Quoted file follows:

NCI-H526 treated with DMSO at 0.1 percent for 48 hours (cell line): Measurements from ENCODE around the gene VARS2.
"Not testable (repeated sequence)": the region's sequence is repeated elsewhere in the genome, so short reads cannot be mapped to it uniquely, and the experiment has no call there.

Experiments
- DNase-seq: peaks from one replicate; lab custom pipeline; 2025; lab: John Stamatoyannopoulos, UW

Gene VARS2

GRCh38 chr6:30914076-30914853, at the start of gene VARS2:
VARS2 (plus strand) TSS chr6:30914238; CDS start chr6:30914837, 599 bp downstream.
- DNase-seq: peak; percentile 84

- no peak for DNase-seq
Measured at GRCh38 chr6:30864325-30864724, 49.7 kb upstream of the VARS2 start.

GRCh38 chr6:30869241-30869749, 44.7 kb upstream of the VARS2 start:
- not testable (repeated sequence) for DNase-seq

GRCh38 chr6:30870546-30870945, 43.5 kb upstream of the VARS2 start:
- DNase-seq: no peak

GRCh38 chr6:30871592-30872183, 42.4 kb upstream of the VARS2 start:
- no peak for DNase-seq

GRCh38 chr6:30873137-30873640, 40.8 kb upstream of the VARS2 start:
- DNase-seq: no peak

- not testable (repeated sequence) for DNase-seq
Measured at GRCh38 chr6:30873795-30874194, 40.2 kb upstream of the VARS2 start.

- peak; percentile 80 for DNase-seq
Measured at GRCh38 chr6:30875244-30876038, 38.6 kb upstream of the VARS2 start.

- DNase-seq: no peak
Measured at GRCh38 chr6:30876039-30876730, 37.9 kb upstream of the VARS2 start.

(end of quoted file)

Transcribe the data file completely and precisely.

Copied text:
NCI-H526 treated with DMSO at 0.1 percent for 48 hours (cell line): Measurements from ENCODE around the gene VARS2.
"Not testable (repeated sequence)": the region's sequence is repeated elsewhere in the genome, so short reads cannot be mapped to it uniquely, and the experiment has no call there.

Experiments
- DNase-seq: peaks from one replicate; lab custom pipeline; 2025; lab: John Stamatoyannopoulos, UW

Gene VARS2

GRCh38 chr6:30914076-30914853, at the start of gene VARS2:
VARS2 (plus strand) TSS chr6:30914238; CDS start chr6:30914837, 599 bp downstream.
- DNase-seq: peak; percentile 84

- no peak for DNase-seq
Measured at GRCh38 chr6:30864325-30864724, 49.7 kb upstream of the VARS2 start.

GRCh38 chr6:30869241-30869749, 44.7 kb upstream of the VARS2 start:
- not testable (repeated sequence) for DNase-seq

GRCh38 chr6:30870546-30870945, 43.5 kb upstream of the VARS2 start:
- DNase-seq: no peak

GRCh38 chr6:30871592-30872183, 42.4 kb upstream of the VARS2 start:
- no peak for DNase-seq

GRCh38 chr6:30873137-30873640, 40.8 kb upstream of the VARS2 start:
- DNase-seq: no peak

- not testable (repeated sequence) for DNase-seq
Measured at GRCh38 chr6:30873795-30874194, 40.2 kb upstream of the VARS2 start.

- peak; percentile 80 for DNase-seq
Measured at GRCh38 chr6:30875244-30876038, 38.6 kb upstream of the VARS2 start.

- DNase-seq: no peak
Measured at GRCh38 chr6:30876039-30876730, 37.9 kb upstream of the VARS2 start.